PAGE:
Limited Edition Call and Response: Keith Hennessy + Pelican

by Keith Hennessy, January 2018

Archival footage of Robert Rauschenberg in a performance of Pelican, which was first carried out in Washington, DC, on May 9, 1963. Pelican features original choreography and original music by the artist himself.

Editors Note

On the occasion of the exhibition Robert Rauschenberg: Erasing the Rules, and the performance program Limited Edition, Projects + Perspectives and Open Space invited artists Alex Escalante, Keith Hennessy, and Leyya Tawil to offer their thoughts on three iconic dance works included in the Rauschenberg show — and to link these works to three contemporary pieces. On P+P you’ll find Merce Cunningham’s Antic Meet, Trisha Brown’s Glacial Decoy, and Robert Rauschenberg’s Pelican, and on Open Space you’ll find robbinschilds’ Sonya and Layla Go Camping, Skywatchers’ I Got a Truth to Tell, and a collaboration between Mohamad Bayoumi, Michael Ibrahim, and Mohannad Ghawanmeh.

by Keith Hennessey

Pelican. A dance featuring Robert Rauschenberg, Carolyn Brown, and Per Olof Ultvedt. Two men wearing roller skates. A woman wearing toe shoes. The men in pants. The woman in leotard and tights. On the men’s backs, a large circular wing. Evoking arte povera, steampunk, Bauhaus, and Bucky Fuller, the wings intentionally reference the Wright brothers and indeed they appear to take flight. The skaters circling, a pas de trois with woman at center. Her body, and presence, the anchor. After she folds herself to the floor, the men skate off, curving playfully. Hillman might read a narrative of puers,1 of Peter Pan inventors tethered to the earth by the dancer, a woman who despite stereotypes and bound feet is the only one of the three actually trained to fly. My eyes are closed as I type in bed at 5 a.m. after rewatching Tom Cruise in _______, circling around a woman he doesn’t understand, continually underestimating. She saves his life anyway, repeatedly. Like other iconic and canonized dance-performances from the Black Mountain2 and Judson3 heydays, Pelican is experienced only partially, via digitized copies of short films or early video formats. I watch on my personalized screen, first in my office, later at the dining room table, and finally in bed. The sound score by Rauschenberg that accompanies these partial documents is likely to be an imprecise archive. Simultaneously the work erodes and reforms over time. The monetization of dances and dancers has never kept pace with the visual art market so it’s curious to follow not only the names and social networks from which a work emerges and is re-membered but the money and the fame it produces. Someone(s) in the Judson dance gang had an idea to stage an experimental dance concert in a DC roller skating rink. Pelican was Bob’s response. He had already been working with or alongside Carolyn in the company of Merce (and John) for ten years. The Judson moment — a shifting collective of people, tactics, and choreographies — would soon pass and yet somehow never die.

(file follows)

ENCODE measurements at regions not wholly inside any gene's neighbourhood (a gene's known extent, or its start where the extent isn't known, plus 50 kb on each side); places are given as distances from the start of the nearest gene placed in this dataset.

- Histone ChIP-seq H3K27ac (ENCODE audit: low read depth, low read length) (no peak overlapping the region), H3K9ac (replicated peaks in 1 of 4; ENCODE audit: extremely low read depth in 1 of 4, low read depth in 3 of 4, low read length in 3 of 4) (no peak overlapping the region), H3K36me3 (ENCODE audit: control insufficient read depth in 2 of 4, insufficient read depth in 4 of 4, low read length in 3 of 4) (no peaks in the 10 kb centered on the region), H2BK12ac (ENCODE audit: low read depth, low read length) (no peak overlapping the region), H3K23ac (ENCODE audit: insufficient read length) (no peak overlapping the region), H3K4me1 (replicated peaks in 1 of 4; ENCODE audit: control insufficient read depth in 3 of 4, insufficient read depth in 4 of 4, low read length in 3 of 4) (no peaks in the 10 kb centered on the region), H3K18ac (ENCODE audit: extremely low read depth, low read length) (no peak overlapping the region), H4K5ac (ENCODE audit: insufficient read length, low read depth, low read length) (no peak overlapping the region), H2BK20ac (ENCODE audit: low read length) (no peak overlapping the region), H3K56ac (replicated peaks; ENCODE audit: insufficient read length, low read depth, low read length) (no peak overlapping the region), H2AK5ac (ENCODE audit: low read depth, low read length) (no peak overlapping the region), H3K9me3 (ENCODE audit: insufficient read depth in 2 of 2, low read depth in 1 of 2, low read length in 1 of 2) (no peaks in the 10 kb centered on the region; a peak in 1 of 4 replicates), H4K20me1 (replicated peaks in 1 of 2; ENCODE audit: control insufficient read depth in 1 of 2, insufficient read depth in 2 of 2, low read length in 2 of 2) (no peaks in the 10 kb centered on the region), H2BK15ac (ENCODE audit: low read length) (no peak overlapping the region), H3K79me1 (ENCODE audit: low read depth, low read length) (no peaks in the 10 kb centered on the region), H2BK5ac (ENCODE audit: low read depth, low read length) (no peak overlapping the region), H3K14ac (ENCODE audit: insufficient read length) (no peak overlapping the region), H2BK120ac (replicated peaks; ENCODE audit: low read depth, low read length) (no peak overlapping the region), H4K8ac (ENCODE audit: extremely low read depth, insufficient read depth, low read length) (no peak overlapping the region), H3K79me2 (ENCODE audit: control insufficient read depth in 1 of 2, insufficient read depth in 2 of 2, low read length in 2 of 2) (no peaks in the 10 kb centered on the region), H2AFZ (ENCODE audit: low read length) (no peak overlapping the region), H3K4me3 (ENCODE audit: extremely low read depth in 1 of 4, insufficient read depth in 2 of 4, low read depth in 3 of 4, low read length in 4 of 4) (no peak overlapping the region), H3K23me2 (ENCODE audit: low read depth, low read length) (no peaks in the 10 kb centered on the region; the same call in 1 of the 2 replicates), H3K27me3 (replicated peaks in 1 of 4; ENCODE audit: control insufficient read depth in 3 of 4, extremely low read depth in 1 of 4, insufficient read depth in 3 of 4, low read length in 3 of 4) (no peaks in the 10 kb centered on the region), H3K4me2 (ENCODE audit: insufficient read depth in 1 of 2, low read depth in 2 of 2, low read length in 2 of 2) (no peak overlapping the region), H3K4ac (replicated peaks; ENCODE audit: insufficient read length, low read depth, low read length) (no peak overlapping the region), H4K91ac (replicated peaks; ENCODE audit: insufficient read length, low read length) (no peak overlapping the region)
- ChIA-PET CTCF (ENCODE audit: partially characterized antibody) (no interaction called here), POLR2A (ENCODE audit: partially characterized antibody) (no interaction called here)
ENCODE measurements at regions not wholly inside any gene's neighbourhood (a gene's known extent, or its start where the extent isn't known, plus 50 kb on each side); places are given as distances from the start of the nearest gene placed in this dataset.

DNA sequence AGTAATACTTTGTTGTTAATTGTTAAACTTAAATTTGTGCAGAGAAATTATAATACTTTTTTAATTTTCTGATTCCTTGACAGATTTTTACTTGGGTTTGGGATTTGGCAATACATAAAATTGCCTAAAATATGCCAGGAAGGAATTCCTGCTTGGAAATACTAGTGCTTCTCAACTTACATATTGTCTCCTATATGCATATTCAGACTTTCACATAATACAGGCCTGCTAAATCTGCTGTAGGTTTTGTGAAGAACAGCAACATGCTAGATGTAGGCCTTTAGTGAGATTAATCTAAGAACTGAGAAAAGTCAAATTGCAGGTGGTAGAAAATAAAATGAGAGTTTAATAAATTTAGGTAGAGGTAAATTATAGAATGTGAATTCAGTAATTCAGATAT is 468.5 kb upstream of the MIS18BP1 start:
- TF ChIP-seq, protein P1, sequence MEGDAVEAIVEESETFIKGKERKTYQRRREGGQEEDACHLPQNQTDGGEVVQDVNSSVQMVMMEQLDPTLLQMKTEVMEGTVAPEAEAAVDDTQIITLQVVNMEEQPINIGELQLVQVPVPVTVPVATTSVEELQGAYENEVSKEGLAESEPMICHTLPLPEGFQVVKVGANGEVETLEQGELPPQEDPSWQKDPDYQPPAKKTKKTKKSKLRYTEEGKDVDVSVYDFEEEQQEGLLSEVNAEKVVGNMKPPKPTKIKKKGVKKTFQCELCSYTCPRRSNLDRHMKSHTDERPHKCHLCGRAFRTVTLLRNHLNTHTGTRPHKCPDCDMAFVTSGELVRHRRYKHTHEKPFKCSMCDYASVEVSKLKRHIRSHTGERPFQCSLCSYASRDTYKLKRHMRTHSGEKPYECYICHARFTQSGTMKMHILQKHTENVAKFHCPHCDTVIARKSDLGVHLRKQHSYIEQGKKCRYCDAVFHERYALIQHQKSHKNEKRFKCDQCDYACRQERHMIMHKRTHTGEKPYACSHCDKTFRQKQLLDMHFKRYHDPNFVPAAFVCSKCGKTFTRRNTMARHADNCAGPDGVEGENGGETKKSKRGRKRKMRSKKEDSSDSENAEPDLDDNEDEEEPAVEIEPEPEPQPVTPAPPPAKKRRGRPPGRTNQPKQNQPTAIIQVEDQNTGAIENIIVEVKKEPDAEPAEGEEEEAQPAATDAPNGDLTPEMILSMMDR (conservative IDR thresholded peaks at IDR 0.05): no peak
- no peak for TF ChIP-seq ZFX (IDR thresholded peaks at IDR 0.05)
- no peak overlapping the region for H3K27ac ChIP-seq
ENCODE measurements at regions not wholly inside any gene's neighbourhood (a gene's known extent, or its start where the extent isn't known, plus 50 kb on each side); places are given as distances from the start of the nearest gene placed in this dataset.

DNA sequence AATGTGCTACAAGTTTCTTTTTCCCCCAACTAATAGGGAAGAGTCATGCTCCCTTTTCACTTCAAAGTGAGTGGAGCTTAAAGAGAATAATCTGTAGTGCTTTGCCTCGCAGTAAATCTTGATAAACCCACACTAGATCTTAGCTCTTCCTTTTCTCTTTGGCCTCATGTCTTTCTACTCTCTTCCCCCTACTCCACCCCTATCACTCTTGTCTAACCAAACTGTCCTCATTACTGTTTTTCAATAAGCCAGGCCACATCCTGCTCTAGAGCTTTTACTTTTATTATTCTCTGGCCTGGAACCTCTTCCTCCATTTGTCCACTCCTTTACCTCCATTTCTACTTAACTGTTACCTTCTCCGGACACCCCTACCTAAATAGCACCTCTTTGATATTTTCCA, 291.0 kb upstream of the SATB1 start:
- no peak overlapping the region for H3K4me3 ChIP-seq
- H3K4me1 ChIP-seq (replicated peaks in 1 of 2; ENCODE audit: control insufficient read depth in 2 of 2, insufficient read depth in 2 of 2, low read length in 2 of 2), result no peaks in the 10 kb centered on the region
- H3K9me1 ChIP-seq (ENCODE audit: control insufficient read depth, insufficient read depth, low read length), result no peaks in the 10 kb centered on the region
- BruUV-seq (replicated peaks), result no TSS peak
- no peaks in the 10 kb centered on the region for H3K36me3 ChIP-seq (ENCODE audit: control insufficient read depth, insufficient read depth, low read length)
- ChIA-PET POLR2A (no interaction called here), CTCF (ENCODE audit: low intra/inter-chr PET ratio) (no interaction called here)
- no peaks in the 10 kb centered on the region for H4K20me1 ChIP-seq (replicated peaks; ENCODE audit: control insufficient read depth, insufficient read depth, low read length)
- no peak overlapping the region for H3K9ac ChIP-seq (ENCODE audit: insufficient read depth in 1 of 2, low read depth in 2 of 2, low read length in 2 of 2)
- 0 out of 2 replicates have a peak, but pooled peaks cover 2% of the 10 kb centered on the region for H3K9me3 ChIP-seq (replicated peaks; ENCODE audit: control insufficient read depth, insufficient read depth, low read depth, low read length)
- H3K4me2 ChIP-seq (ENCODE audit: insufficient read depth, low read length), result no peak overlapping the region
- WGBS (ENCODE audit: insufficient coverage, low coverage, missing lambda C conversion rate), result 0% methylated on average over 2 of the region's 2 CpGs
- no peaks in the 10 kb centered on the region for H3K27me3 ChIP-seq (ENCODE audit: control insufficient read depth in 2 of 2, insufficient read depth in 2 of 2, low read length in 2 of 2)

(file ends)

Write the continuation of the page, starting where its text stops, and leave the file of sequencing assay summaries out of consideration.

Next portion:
1. James Hillman, Jungian, and archetypal psychologist, author of the essay “Senex and Puer,” and editor of Puer Papers (both 1979). Puer, as in puer aeternus, the eternal boy, a mythological figure and a psychological archetype for Hillman and other Jungians. Hillman’s reading of the puer is more complicated and ambivalent than the pop psychological reading of Peter Pan Syndrome, referring to men who refuse to “grow up” and generally depend on women to hold their kite string.
  2. Black Mountain College: an experimental college founded near Asheville in 1933, recognized for pioneering interdisciplinary art experiments by Josef & Anni Albers, John Cage & Merce Cunningham, Robert Rauschenberg, Elaine de Kooning, and Buckminster Fuller, among many others.
  3. Judson Dance Theater: a loose collective of “post-modern” dance and performance makers who staged a series of concerts in New York, 1962-64, initially inspired by the composition practices of Robert Dunn and John Cage among other cross-disciplinary influences of the early ’60s (experimental theater, happenings, installation, dance by non-dancers, antiwar activism, feminism…).